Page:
ISB: How were you able to achieve success in commercialising this service despite it being traditionally government-facing?
SC: While governments have long been the only institutions that were able to access this breadth of EO data, we felt it was a no-brainer that small businesses and other industry players would greatly benefit from it as well. It’s not that small businesses do not want to use this technology, they just did not have access to it and were, therefore, unaware that such wealth of information exists. One of the biggest challenges we’ve had was convincing commercial satellite operators to understand the value in providing their data and imagery to smaller players who don’t have the same budgets that governments do. With Arran’s commercial and legal background, we’ve been able to build infrastructure that connects both sides of the market with a commercially accessible business model.
ISB: What contributions has CSIRO made in supporting the venture?
SC: Our $2.2 million seed funding round was led by Main Sequence, Australia’s deep tech investment fund founded by CSIRO. Outside of that, we also have an independent partnership with CSIRO where we have been working with them to integrate our technology into the Easi hub Earth observation platform. With this integration, it will be easier for scientists to access commercial EO data for new projects.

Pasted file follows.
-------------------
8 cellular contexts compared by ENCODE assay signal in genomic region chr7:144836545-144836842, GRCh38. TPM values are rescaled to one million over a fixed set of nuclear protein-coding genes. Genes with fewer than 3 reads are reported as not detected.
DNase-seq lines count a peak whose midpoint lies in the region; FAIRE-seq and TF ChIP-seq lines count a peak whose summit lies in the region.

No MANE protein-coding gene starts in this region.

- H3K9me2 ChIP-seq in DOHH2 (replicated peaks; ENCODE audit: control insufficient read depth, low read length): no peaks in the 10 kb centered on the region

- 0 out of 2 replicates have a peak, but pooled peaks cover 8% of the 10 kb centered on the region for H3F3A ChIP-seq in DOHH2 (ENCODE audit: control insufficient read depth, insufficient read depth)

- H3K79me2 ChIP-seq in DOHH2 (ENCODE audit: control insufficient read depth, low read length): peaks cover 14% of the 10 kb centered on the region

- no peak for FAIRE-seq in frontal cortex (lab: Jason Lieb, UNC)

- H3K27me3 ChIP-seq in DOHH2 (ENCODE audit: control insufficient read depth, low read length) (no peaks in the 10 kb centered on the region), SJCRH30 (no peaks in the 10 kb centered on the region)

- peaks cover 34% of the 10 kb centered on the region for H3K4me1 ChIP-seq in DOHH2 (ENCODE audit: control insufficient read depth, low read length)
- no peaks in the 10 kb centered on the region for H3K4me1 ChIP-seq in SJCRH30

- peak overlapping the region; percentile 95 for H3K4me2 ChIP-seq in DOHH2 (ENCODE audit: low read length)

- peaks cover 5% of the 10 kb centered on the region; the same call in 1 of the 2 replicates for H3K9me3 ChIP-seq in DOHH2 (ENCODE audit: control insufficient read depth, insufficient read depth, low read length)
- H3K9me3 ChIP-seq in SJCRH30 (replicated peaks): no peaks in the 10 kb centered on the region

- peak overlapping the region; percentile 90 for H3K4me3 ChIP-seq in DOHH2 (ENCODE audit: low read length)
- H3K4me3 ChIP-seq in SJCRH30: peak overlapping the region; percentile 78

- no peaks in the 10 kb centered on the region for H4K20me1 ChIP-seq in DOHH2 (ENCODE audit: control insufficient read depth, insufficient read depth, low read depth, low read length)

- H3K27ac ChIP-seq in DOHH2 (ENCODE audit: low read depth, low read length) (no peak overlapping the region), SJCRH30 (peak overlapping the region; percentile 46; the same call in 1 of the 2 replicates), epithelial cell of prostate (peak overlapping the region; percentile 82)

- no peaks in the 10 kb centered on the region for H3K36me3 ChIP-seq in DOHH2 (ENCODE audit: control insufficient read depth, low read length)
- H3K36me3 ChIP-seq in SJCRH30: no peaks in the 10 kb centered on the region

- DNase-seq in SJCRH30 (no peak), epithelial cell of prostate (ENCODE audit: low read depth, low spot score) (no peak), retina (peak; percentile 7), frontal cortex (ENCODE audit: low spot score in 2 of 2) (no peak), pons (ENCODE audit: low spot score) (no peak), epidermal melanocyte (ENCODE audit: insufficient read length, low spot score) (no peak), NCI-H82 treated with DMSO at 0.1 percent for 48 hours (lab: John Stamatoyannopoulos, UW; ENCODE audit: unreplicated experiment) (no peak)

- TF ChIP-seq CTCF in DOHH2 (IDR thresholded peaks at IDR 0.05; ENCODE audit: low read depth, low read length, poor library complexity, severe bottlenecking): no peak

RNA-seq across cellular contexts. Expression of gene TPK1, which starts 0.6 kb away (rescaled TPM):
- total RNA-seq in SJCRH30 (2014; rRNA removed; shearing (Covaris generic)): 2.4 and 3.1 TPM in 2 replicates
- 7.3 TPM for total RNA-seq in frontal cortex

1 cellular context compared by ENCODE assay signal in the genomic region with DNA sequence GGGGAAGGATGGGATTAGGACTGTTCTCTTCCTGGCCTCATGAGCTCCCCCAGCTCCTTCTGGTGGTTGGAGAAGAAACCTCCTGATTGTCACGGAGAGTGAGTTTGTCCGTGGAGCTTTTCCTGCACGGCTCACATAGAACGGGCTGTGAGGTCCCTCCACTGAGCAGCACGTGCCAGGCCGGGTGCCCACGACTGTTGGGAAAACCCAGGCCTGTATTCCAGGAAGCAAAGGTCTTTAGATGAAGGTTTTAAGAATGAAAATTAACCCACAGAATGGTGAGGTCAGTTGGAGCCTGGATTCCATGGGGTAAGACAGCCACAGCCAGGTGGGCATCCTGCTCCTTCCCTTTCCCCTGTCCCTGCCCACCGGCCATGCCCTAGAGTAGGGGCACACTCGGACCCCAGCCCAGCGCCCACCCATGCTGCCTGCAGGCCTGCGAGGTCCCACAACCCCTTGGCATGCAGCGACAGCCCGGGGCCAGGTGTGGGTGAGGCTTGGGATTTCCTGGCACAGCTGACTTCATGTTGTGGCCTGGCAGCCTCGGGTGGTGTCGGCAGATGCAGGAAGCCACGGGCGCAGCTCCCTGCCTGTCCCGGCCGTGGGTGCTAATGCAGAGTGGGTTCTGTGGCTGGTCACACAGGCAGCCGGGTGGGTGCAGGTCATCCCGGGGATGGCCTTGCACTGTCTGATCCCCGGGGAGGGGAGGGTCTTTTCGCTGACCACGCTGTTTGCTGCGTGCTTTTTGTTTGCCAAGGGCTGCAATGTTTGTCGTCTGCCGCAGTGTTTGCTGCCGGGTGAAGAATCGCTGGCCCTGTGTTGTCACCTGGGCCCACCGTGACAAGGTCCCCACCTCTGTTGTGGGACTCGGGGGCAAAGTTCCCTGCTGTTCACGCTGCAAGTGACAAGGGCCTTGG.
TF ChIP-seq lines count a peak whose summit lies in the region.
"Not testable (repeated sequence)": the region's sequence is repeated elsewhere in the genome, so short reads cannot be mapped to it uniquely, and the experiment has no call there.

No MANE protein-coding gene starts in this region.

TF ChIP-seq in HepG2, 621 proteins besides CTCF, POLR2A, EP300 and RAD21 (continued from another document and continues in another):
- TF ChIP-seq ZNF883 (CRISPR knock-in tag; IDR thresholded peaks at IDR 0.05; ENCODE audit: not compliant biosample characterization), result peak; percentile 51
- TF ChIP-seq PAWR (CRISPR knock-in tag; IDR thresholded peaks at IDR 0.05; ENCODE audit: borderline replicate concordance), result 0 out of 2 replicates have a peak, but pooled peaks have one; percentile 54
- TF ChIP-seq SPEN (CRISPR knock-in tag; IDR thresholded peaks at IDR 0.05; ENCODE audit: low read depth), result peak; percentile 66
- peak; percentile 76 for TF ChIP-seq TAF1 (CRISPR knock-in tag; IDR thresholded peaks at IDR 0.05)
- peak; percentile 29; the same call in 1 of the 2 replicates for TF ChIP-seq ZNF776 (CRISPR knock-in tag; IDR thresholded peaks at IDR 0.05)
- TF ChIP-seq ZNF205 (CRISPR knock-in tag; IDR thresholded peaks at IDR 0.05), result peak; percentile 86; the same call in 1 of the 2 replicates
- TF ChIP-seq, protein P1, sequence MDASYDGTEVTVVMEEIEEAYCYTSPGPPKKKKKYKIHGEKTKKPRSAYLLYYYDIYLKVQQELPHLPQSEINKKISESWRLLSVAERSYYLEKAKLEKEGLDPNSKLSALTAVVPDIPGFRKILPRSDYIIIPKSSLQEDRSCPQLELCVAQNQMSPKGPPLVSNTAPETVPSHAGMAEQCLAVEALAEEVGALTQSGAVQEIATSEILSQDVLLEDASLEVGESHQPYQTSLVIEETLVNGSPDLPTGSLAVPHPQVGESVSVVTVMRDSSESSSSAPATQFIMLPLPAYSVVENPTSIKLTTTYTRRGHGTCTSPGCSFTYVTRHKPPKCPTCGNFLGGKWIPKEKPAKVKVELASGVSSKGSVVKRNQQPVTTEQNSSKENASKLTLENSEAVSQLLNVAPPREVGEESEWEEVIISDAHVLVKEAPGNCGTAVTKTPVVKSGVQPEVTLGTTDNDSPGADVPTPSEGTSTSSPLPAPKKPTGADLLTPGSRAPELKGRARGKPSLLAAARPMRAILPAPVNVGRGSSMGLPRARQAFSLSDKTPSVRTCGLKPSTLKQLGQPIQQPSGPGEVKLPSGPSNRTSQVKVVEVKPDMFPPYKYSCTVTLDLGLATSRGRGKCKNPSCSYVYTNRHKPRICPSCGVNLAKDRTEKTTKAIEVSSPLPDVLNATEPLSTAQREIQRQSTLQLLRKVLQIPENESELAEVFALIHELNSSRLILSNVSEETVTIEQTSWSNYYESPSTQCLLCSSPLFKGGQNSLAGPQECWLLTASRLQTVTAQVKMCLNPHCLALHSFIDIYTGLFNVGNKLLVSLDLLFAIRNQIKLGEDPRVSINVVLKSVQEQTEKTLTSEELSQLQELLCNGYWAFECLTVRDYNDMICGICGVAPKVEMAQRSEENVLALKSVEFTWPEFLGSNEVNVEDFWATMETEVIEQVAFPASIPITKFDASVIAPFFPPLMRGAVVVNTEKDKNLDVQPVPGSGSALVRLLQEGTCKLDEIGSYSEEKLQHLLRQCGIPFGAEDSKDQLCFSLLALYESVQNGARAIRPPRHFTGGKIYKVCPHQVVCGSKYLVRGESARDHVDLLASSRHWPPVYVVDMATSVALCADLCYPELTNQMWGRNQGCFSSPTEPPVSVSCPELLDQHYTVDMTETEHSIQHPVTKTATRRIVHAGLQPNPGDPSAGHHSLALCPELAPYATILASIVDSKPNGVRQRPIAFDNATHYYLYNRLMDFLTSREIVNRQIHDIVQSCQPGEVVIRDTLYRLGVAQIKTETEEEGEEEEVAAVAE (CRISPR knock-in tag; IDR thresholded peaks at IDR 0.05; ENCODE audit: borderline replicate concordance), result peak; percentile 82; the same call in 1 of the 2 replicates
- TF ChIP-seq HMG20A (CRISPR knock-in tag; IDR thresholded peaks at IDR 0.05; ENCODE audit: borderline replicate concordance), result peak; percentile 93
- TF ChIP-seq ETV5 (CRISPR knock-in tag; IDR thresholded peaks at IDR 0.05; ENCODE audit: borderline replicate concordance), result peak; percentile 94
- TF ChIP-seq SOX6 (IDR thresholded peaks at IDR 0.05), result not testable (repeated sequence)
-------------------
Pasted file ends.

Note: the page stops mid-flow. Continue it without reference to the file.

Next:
ISB: How do you envision Arlula developing in the next couple of years?
SC: First and foremost, we want to expand our business and grow the team to at least 15 people by the end of the year. We’re looking to create a diverse team from different walks of life and hire more talent in engineering, sales and customer service. From there, we’d love to scale Geostack Terra into new international markets to help businesses and governments make meaningful impact using the data collected from space.
PQ: “It will open up new opportunities for businesses to make use of satellite imagery.”
This story first appeared in issue 41 of the Inside Small Business quarterly magazine